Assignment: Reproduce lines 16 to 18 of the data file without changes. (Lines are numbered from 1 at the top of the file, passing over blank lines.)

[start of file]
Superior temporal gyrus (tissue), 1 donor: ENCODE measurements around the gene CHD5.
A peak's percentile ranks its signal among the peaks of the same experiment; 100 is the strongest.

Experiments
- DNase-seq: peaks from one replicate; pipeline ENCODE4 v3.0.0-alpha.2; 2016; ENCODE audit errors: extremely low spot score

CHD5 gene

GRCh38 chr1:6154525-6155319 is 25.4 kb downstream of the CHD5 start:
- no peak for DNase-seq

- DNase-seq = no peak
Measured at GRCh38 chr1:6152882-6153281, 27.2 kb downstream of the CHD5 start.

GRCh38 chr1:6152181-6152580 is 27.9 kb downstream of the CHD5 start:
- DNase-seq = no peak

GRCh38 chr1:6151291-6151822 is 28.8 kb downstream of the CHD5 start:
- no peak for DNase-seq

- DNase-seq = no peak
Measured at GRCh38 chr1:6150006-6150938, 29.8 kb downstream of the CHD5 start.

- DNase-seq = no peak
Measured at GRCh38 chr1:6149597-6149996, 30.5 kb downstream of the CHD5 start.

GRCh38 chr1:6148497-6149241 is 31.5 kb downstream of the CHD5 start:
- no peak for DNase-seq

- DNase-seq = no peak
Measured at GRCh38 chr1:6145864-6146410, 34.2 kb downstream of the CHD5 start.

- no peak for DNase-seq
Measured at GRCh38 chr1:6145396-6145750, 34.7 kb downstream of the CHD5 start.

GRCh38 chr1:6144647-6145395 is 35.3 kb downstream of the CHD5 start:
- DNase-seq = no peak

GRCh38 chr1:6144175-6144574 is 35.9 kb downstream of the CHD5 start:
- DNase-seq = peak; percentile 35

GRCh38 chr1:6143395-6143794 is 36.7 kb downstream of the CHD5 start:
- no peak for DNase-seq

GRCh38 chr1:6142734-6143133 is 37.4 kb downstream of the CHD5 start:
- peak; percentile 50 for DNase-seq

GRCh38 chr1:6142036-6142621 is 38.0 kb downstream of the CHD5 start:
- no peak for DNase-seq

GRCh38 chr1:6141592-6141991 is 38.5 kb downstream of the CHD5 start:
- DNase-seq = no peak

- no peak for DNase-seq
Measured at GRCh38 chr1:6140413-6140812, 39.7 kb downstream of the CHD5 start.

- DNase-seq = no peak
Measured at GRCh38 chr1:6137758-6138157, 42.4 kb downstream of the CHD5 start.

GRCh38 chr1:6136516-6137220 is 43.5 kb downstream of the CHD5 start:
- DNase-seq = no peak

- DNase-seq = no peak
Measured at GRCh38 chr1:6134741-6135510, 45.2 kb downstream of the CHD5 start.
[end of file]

- DNase-seq = no peak
Measured at GRCh38 chr1:6149597-6149996, 30.5 kb downstream of the CHD5 start.

GRCh38 chr1:6148497-6149241 is 31.5 kb downstream of the CHD5 start: